Status: In theaters (opened 11/14/08)
Directed By: Marc Forster
Written By: Paul Haggis and Neal Purvis & Robert Wade
Cinematographer: Roberto Schaefer
Starring: Daniel Craig, Olga Kurylenko, Mathieu Amalric
I remember reading when Die Hard With a Vengeance came out that screenwriter Jonathan Hensleigh had originally written a standalone action movie called Simon Says, which was then adopted to fit in the character of John McClane and tie in his backstory in order to make it into the third Die Hard film. Quantum of Solace, the 22nd James Bond film, feels like it might have had a similar pedigree, although it does not. That is to say, this might as well not be a James Bond film, so little does it share with the other films in the franchise beyond the basic formula of “government agent fights international bad guys.” There’s not much to differentiate it from other recent thrillers that have become so in vogue in recent years (e.g., Body of Lies) except for style, and unfortunately director Marc Forster has chosen to go over the top in that department, to his film’s detriment.
This is supposed to be a direct sequel to 2006’s Casino Royale, though there is almost nothing in the plot that relates back to the previous installment, other than the fact that Bond (Daniel Craig) has suddenly lost—more or less— his libido, still mourning the death of his most recent love interest. The one exception to this character trait is a brief tryst with a diplomat named Miss Fields (Gemma Arterton), whose first name (Strawberry) we don’t learn until the end credits, for reasons unknown (I presume there was supposed to be a “Strawberry Fields” joke of some sort that got cut). I think this was an attempt at fitting into one of the traditions of the Bond franchise (that of Bond encountering—and usually bedding—women with silly, occasionally clever names), but it’s a really half-assed one if that’s the case. There’s also a return of the Mathis character from the previous film (Giancarlo Giannini), but it’s brief and unsatisfying.
The most interesting aspect of Quantum of Solace is the character of Camille (Olga Kurylenko), with whom Bond establishes a relationship that is very un-Bond-like: they partner with each other to foil the plans of Dominic Greene (Mathieu Amalric), a power-hungry environmentalist on the surface with diabolical schemes to control the natural resources of Bolivia for his own profit. Bond and Camille develop a rapport that feels more brother-and-sister than love interest, and indeed they function as partners in crime-fighting rather than romantics. There is an attempt to establish a dichotomy between Bond’s recent heartache and Camille’s backstory, but it feels very tacked-on in the sense that the characters’ immediate motivations and actions would be no different if these aspects of their stories were completely unknown. Nevertheless, the story works well enough to drive the action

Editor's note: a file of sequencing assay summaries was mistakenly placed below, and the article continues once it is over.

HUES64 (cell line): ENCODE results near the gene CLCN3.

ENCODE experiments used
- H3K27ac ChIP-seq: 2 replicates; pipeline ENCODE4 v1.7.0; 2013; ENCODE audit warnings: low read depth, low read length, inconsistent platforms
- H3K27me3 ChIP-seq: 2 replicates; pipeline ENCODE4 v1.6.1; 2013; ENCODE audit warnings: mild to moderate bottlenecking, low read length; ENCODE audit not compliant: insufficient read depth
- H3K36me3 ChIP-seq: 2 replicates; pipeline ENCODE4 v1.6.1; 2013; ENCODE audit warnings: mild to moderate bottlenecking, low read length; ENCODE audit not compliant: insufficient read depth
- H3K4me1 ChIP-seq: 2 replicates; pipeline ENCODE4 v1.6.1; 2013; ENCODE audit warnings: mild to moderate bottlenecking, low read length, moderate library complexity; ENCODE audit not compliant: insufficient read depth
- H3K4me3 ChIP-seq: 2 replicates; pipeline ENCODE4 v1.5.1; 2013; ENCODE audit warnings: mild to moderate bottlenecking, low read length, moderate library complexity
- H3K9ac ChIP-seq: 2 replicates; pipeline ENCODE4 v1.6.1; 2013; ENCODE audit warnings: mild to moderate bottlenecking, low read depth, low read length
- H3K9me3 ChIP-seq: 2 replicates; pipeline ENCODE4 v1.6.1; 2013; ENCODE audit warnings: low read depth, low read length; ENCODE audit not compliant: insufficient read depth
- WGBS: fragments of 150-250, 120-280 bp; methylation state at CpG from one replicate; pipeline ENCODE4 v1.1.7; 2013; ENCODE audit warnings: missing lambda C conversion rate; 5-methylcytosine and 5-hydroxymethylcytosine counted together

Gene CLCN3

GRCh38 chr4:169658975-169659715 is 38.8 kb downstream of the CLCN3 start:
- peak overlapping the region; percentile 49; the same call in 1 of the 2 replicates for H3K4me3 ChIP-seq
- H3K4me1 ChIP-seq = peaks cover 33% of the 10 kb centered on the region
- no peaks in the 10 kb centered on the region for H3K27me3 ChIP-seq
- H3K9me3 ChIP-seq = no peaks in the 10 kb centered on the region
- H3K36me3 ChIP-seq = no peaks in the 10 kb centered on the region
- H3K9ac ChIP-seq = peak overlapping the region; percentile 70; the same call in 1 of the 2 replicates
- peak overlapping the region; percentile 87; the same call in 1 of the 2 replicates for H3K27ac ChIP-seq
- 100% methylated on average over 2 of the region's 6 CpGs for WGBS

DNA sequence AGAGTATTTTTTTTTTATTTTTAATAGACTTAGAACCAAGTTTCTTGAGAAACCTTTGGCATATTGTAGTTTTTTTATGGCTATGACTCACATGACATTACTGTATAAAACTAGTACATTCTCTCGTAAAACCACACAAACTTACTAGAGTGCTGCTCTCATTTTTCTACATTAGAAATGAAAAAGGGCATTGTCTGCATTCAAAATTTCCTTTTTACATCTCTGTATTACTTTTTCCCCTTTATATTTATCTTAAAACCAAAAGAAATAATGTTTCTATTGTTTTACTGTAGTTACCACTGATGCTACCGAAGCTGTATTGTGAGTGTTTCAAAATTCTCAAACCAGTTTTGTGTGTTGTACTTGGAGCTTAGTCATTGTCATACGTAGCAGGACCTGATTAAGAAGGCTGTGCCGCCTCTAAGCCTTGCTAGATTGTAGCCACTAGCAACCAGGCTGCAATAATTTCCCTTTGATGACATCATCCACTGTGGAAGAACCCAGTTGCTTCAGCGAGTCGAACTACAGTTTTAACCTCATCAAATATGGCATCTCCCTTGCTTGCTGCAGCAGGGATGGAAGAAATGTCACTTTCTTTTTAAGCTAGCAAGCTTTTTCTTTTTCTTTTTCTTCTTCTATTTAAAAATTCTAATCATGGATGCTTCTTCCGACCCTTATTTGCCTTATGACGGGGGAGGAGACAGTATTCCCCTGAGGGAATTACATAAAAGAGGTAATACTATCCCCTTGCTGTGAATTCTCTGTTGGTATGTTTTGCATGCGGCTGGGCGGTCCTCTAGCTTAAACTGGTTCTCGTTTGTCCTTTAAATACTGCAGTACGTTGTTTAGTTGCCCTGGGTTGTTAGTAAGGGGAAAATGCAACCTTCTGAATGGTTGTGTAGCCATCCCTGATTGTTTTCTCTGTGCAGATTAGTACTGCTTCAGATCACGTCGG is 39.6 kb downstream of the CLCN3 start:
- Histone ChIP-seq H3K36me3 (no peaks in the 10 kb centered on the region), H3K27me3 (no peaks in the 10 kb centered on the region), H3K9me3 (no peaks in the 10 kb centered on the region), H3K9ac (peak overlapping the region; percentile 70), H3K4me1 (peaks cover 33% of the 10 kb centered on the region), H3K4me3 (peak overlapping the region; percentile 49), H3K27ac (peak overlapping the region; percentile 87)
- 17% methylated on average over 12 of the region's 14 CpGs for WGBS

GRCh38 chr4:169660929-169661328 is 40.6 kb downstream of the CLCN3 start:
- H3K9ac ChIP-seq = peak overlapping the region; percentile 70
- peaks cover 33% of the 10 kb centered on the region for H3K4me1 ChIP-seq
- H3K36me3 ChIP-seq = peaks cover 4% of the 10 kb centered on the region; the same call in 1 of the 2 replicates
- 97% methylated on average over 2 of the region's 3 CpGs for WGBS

Stylistically, Quantum of Solace oscillates between big-budget action spectacle (or perhaps a Bourne wanna-be, in an ironic twist) and film school experiment. Forster, along with editors Matt Chesse and Richard Pearson, play sophomoric games during a couple of the major action sequences, inter-cutting between the events that are driving the plot and overtly metaphoric yet unrelated ambient goings-on. There are ways to do this effectively; what is on display here is not one of them. Instead it just feels like an artificial injection of confusion, trying to add excitement that the primary action isn’t providing on its own. There is action here in spades, though—generic as it may be—and the global scope of the story (and the myriad exotic locales) keeps things interesting enough, while maintaining the modern Bond feel. It’s just that there’s not much to distinguish it from a non-Bond movie, and somehow that makes it not as intriguing as its contemporaries, despite their similarities.